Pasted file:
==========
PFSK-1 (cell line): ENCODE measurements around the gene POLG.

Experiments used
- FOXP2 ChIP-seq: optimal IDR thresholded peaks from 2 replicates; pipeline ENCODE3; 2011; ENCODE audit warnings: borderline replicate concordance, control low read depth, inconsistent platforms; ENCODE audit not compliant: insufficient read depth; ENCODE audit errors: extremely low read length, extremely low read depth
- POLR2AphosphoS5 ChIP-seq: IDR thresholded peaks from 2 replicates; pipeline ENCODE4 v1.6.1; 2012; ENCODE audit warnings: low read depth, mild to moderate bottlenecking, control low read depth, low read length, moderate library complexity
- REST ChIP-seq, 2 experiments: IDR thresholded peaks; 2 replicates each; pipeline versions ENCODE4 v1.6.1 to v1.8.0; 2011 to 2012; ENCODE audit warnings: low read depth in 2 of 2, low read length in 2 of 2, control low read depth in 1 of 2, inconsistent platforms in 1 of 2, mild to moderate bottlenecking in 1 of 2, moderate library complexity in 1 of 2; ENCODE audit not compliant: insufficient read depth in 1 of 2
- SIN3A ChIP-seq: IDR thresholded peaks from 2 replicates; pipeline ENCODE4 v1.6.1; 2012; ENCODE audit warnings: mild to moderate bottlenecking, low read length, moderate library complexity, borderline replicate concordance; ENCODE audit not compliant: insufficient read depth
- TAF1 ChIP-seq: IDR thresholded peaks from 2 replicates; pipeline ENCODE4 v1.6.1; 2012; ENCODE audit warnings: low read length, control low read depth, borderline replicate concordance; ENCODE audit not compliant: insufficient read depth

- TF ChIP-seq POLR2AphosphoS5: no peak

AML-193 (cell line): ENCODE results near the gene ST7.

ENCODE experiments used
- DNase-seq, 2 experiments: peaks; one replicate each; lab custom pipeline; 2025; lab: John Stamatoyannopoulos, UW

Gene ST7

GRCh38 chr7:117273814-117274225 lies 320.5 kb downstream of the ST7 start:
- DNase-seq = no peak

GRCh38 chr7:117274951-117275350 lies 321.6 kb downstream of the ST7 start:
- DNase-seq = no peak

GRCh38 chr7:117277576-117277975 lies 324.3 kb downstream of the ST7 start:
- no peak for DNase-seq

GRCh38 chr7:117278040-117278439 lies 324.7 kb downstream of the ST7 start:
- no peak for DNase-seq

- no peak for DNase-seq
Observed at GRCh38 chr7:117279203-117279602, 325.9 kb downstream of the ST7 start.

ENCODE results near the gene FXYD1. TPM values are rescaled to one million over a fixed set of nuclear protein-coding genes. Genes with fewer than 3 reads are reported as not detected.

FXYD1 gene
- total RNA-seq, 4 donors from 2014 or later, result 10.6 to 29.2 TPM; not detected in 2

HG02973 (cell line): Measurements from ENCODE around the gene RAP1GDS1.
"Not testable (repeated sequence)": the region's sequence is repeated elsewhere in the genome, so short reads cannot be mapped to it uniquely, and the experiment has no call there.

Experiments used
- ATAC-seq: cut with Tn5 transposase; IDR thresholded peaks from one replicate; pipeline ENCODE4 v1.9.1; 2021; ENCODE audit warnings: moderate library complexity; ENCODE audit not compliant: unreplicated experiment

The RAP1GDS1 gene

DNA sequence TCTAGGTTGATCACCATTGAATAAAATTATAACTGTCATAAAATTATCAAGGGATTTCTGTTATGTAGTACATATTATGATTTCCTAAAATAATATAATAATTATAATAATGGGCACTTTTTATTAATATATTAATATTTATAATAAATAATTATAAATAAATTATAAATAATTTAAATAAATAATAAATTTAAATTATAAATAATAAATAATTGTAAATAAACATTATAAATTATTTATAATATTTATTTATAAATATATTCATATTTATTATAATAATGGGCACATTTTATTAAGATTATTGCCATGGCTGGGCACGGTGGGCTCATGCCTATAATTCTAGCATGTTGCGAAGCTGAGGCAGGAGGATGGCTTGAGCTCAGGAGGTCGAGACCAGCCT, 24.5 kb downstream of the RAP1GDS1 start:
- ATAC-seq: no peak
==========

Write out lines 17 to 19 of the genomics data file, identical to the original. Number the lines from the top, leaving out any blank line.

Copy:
GRCh38 chr7:117277576-117277975 lies 324.3 kb downstream of the ST7 start:
- no peak for DNase-seq

GRCh38 chr7:117278040-117278439 lies 324.7 kb downstream of the ST7 start: